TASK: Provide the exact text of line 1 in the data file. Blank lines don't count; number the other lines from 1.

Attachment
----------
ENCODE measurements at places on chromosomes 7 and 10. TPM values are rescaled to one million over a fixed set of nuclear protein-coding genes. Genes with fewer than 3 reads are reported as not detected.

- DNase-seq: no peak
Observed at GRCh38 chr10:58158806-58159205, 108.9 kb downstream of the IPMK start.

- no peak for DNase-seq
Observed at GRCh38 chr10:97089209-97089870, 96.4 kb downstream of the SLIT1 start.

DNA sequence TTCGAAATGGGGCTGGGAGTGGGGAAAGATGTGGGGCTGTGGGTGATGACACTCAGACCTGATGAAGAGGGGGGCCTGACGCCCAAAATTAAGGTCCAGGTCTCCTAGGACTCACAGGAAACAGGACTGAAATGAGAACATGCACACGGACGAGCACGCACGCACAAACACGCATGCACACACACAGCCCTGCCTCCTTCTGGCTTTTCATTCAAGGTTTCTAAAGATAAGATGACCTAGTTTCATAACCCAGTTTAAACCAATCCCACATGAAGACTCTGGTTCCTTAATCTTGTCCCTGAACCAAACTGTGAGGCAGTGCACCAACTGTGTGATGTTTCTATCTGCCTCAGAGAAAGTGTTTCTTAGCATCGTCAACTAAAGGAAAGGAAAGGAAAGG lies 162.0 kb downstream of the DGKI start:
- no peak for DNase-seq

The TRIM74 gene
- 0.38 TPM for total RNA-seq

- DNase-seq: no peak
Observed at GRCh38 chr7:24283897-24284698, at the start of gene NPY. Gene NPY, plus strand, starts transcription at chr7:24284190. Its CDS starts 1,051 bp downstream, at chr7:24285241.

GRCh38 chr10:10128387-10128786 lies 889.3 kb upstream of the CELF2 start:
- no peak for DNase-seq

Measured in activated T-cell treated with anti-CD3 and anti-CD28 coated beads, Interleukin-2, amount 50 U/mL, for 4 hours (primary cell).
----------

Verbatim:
ENCODE measurements at places on chromosomes 7 and 10. TPM values are rescaled to one million over a fixed set of nuclear protein-coding genes. Genes with fewer than 3 reads are reported as not detected.